Cameras in the Courtroom
This fall, Zacarias Moussaoui is scheduled to go to trial for his participation in the airplane bombing of the World Trade Center in New York City. Along with the media frenzy that accompanies a trial of this magnitude, a separate battle is being waged between Courtroom Television Network LLC (Court-TV) and the U.S. Government over the right of the former to televise trial proceedings.
The Government of the United States’ opposition is stated in a legal brief dated January 4, 2002. Their stance is that “the televising of federal criminal trials is prohibited by both Federal Rule of Criminal Procedure 53 (‘The taking of photographs in the courtroom during the progress of judicial proceedings or radio broadcasting of judicial proceedings from the courtroom shall not be permitted by the court.’) and Local Rule 83.3 of the United States District Court for the Eastern District of Virginia.” The Government contends that Rule 83 does not allow individual judges to grant the right to televise criminal proceedings, but that the rule applies “in all situations with no exceptions.”
In section II of the brief, the prosecution attacks the claims by Court-TV that the First Amendment protects their televising of proceedings. In summarizing several Supreme Court cases where the issue of cameras in the courtroom was brought to the forefront, the U.S. Government effectively shows that Court-TV cannot claim First Amendment protection.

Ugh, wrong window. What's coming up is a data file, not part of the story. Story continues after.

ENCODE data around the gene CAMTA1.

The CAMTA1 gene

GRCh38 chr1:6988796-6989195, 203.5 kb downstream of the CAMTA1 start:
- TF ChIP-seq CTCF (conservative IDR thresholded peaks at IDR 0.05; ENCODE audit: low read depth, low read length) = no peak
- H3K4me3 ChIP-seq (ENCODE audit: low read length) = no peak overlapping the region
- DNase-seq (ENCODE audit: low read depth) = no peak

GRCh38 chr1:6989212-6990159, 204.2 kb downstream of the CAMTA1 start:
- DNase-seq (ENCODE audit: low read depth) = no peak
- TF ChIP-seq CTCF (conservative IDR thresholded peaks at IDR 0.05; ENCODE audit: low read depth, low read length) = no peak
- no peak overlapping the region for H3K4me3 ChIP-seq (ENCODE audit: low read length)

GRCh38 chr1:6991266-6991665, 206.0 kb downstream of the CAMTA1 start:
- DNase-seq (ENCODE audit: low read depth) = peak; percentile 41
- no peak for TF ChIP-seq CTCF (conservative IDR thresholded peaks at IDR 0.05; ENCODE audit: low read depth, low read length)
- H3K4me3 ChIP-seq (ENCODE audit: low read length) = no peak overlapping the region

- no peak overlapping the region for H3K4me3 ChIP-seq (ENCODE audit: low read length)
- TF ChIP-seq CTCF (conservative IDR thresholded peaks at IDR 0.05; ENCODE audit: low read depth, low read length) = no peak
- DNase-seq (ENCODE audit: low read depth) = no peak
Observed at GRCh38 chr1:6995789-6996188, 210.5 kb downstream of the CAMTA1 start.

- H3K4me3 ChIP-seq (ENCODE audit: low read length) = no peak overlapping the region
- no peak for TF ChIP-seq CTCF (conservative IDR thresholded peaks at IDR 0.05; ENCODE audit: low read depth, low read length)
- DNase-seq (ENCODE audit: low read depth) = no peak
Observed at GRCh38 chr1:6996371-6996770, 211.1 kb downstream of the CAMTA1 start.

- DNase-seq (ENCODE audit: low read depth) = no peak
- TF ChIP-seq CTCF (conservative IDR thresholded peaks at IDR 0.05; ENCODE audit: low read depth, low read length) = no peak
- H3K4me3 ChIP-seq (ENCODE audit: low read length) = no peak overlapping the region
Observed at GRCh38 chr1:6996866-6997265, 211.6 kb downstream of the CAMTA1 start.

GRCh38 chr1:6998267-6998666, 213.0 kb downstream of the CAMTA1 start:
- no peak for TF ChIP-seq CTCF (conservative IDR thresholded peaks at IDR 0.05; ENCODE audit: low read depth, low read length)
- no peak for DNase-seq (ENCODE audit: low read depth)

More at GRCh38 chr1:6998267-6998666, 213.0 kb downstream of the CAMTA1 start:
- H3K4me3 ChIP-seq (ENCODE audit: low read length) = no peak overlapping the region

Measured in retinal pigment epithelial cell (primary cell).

Section IV finds the prosecution attesting that Court-TV has given no valid argument as to why the proceedings should be televised. They claim that while opening the courtroom to the public assures that the proceedings are conducted fairly, “there is no reason to believe that televising the proceedings widely would enhance the benefits to the administration of justice obtained through open trials.”
The prosecution also admits that the televising of proceedings increases the audience, and therefore increases the educational benefits, but argues that this alone “does not warrant a constitutional requirement that television cameras be allowed at criminal trials.”
The Government points out that in Estes v Texas, 381 U.S. 532 (1965), many potential pitfalls of televised proceedings are listed, including: “(1) the possibility that televising the proceedings will have a ‘direct bearing on (a juror’s) vote as to guilt or innocence’, (2) the possibility that jurors will be ‘preoccupied with the telecasting rather than with the testimony’, (3) the possibility that jurors will be influenced by television broadcasts of the proceedings or subjected to commentary or criticism from members of the public, (4) the difficulty of obtaining an unbiased venire if a retrial is required in a case where the first trial was televised….”
Court-TV’s brief requests allowance for cameras in the courtroom. It opens with the statement that all while fifty states permit some type of television coverage, and...